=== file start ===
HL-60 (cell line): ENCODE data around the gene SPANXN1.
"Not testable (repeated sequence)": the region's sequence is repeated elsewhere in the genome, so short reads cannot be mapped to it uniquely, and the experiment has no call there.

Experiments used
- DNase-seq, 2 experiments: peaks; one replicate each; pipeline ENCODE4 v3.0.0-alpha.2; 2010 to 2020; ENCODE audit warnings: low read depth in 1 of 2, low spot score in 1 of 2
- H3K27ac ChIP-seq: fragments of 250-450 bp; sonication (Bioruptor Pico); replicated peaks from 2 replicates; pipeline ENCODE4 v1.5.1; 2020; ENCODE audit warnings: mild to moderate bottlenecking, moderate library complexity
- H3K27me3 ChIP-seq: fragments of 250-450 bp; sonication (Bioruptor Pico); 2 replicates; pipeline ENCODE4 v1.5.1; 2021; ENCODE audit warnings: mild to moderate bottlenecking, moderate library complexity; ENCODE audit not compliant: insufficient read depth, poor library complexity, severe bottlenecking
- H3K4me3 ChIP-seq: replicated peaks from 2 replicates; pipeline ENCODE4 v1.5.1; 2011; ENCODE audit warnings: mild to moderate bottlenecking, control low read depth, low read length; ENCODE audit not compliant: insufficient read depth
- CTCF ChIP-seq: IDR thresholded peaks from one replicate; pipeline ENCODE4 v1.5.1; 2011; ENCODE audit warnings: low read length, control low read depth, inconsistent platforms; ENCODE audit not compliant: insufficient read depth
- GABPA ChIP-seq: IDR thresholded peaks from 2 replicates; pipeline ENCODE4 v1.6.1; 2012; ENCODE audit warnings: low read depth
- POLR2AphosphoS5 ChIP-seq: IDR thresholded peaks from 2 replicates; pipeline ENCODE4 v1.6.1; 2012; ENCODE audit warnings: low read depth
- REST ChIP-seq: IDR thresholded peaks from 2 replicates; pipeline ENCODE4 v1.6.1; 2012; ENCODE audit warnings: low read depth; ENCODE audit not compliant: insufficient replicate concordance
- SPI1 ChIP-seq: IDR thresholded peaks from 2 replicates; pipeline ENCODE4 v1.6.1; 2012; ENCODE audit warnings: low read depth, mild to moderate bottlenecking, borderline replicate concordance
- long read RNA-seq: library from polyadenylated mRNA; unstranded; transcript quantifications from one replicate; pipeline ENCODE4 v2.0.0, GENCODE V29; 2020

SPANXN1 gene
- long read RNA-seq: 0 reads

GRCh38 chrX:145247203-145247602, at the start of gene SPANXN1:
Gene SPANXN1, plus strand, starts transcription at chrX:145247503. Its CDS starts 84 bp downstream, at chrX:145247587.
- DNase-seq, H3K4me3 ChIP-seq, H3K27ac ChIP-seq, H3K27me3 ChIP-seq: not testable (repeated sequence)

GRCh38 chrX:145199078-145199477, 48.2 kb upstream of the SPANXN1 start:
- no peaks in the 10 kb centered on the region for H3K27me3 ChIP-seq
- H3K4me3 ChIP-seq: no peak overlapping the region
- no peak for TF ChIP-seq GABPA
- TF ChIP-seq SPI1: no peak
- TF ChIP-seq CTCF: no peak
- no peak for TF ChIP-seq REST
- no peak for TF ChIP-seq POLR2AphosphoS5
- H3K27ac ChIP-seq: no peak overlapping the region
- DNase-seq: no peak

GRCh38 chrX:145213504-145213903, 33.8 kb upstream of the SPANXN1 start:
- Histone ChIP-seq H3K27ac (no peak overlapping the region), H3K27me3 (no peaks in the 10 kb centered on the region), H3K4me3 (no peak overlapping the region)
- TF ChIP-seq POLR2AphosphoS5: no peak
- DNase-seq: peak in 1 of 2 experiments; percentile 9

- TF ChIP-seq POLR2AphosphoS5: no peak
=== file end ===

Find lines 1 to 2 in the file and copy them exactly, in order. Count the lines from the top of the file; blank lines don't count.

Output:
HL-60 (cell line): ENCODE data around the gene SPANXN1.
"Not testable (repeated sequence)": the region's sequence is repeated elsewhere in the genome, so short reads cannot be mapped to it uniquely, and the experiment has no call there.